Greetings all SRK members.
So I recently started a project of making a library that allows using a Teensy 3.x/LC as a PS4-compatible controller for my controller build project. I also thought that you guys might be interested in it since it finally allows arcade stick builders to use standard “maker hardware” to make a PS4 arcade stick. So here is the “announcement” post.
Why, though? Aren’t Brook boards enough for arcade sticks?
The controller I made is NOT a conventional fightstick. It’s for the PS4 rhythm game Project DIVA Future Tone. The arcade version of the same game has a slider mechanics. The player must swipes the capacitive touch slider on the controller at the right time to complete the “slide notes”. Some slider notes (called “chain slide”) requires the player to swipe the touch slider long enough in order to get a “max slide” bonus. Unfortunately after porting to the PS4 there is no direct one-to-one alternative to correctly replicate the slider mechanics on the arcade. Instead we got configurable macro keys, analog stick control, touchpad control and gyro (motion) control for sliders. All of them have their own advantages and drawbacks and none of them alone replicates the actual arcade slider well. Then I came up with a bizarre idea: by exploiting the fact that the controller rumbles only when in a chain slide, one can use it as a cue to switch between touchpad for chain slide notes and analog sticks for regular slide notes. Sadly off-the-shelf PCBs normally don’t have rumble features and padhacking a gamepad with both native touchpad and rumble could be very expensive. So I ended up code my own solution for it.
But isn’t PS4 controllers have “impossible to hack” security?
Well yes and no. It is “impossible to hack” because it uses a PKI (Public Key Infrastructure) system to prevent cloning and mass production of unlicensed controllers (But remember: this system is only secure when the private key is secure. That’s why Brook can still make unlicensed accessories for PS4. No inquiries for the way of extracting anything though, I don’t know and I’m pretty sure this is against the forum rules). However the authentication itself is not end-to-end encrypted and authenticated, leaving the possibility of using another controller (licensed or official) as a “authenticator” and forward the request to that controller to pass the authentication. That’s also how GIMX and other devices like CronusMax works with the PS4 without the “8 minute timeout”.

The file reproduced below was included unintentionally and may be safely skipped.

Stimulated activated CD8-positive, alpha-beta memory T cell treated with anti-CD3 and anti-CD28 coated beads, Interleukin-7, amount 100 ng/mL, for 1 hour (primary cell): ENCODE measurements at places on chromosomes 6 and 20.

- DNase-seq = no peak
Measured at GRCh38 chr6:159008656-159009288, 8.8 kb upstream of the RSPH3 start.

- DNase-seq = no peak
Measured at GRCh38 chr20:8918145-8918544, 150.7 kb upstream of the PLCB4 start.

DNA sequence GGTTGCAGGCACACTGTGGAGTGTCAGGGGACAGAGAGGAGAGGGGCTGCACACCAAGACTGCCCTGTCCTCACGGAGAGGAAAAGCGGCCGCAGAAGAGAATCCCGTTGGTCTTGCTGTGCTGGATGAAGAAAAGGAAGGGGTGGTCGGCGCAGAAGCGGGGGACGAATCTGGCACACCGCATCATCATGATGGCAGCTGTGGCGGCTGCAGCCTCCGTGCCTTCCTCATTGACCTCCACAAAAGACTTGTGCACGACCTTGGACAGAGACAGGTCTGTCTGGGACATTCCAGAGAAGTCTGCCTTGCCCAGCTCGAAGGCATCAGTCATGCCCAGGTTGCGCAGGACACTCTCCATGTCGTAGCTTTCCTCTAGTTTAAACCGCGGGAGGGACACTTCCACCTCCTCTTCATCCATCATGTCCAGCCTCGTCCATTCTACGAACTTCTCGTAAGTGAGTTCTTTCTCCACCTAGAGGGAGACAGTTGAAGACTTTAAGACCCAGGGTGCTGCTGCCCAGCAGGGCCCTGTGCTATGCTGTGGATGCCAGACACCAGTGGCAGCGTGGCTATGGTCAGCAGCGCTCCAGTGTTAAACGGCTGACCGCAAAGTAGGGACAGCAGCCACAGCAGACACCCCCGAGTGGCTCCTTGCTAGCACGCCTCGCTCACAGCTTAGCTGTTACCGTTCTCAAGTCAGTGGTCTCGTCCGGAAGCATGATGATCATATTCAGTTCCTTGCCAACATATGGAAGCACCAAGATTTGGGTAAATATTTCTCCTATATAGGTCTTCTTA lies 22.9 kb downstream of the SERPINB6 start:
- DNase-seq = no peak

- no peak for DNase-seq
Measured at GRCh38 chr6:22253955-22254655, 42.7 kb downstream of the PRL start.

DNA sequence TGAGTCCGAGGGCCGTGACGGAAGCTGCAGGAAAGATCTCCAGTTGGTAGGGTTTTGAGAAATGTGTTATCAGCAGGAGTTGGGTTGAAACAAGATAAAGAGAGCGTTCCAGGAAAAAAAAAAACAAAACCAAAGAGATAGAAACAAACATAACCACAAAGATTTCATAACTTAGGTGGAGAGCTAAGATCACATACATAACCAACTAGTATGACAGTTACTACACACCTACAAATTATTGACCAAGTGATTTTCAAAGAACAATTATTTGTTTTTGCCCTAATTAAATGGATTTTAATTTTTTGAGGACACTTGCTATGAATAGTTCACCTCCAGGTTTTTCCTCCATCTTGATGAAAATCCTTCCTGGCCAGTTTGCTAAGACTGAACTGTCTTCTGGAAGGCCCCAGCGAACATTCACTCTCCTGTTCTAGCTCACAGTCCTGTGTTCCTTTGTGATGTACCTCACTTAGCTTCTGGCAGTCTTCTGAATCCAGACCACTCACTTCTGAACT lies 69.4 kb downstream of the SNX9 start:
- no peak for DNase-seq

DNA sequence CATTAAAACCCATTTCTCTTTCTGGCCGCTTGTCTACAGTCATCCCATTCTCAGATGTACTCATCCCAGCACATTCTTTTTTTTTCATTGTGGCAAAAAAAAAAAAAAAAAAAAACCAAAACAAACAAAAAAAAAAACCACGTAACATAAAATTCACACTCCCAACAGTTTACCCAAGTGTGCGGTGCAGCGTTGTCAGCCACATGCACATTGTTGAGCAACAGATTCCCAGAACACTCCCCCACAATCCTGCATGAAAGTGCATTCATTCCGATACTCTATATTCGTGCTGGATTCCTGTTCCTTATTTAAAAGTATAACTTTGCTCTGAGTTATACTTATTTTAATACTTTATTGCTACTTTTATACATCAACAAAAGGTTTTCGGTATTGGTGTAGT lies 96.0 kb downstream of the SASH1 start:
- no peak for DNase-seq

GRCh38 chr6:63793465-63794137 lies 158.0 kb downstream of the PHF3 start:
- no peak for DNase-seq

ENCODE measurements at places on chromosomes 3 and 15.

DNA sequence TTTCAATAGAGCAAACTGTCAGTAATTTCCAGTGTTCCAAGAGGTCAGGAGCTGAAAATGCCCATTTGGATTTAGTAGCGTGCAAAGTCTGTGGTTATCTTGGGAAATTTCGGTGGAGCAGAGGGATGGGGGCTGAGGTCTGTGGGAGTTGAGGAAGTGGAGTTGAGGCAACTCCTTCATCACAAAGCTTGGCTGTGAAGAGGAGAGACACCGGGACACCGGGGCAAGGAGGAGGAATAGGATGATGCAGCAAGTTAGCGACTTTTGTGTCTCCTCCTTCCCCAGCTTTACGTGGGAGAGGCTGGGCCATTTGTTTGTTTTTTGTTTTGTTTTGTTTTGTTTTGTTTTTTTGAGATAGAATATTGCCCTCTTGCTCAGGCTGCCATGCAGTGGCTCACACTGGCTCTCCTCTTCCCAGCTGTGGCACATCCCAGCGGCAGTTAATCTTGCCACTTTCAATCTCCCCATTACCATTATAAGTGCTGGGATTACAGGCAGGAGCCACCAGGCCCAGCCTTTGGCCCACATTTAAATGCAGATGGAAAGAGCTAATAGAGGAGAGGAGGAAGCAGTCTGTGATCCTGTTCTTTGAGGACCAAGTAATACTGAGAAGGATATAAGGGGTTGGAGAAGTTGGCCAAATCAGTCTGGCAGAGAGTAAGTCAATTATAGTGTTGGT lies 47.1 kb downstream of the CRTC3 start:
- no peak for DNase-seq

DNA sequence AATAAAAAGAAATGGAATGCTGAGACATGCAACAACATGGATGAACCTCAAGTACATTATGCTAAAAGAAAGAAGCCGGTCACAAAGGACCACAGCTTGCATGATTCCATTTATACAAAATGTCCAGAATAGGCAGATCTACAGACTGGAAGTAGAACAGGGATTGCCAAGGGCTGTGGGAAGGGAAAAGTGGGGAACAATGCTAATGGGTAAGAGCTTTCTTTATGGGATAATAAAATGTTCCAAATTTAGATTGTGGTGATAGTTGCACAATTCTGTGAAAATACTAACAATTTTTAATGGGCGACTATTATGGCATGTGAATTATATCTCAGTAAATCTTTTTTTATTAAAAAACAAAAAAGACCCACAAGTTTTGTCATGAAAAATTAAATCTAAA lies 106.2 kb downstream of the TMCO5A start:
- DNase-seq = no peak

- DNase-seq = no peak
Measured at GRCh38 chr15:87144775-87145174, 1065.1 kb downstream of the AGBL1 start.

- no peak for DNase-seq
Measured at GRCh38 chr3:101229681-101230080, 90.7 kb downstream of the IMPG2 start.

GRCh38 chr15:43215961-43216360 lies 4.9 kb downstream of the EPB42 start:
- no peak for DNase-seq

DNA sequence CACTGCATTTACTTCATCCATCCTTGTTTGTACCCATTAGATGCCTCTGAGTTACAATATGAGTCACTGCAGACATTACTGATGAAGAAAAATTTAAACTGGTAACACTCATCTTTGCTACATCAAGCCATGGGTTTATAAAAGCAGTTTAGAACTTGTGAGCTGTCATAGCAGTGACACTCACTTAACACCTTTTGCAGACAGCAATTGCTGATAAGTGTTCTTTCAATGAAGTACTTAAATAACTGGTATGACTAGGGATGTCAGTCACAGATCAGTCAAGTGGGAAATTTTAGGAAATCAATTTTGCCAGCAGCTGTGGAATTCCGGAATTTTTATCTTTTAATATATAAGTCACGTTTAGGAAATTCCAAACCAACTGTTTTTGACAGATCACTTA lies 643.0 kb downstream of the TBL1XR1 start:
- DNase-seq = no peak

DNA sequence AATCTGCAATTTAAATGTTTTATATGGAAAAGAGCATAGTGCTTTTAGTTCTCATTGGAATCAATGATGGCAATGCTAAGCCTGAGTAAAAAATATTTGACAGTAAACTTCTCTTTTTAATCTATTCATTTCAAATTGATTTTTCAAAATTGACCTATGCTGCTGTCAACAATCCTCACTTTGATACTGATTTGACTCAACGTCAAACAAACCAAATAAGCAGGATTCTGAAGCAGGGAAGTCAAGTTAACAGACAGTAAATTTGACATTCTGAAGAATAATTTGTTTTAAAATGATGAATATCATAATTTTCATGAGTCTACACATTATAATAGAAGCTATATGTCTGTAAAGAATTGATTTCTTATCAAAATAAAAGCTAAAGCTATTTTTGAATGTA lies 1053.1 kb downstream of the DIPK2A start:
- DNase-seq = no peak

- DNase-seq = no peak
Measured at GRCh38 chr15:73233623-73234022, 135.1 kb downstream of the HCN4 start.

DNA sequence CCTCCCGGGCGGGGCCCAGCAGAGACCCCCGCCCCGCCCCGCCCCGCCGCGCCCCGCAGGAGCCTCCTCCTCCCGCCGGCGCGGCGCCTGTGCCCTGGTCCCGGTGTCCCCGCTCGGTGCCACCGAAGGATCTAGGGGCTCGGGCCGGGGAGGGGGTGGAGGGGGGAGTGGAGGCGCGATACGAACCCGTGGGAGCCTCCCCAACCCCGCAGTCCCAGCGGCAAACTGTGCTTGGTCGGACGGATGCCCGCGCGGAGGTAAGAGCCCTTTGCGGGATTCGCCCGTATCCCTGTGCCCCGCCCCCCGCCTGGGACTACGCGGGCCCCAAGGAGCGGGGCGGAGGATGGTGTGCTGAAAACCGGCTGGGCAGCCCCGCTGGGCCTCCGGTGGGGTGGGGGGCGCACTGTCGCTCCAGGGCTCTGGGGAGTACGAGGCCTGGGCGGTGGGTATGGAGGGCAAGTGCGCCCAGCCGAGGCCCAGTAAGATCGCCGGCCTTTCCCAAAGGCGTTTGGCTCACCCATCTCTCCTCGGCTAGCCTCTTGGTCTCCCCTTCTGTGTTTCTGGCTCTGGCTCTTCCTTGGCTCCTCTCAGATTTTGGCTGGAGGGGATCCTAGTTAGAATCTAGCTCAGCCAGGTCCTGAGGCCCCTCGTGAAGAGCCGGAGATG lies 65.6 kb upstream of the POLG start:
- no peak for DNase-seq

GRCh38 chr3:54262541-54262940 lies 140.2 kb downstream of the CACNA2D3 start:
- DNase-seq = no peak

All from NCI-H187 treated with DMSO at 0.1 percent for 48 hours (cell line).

What features does it have?
Currently it provides a set of API for interacting with all buttons, triggers, analog sticks and the touchpad, as well as receiving rumble and LED reports from PS4. An UnoJoy-compatible API is also provided for easy transition of existing custom PS3 sketches to PS4.
Will it support <insert console name> controllers?
The API is designed with some extensibility in mind, however since I don’t own every type of consoles in the world, I can’t really support all of them in my library either. Contributions are welcome though.
What platforms are supported?
Currently it only supports Teensy 3.x and LC. Support for official AVR and SAM Arduino are planned as well.
For authentication, currently it uses USB Host Shield to add a USB port to the PCB. Support for some other USB host controllers are also planned. Support for the scavenged “security chips” from licensed controllers is also possible but not my current priority.
Is it finished?
Not yet. I’m still slowly working on it. The current version should be treated as a preview as things might change. More updates coming…
Where is the library?
Your code quality is crap
Then feel free to send any PRs or improvement suggestions.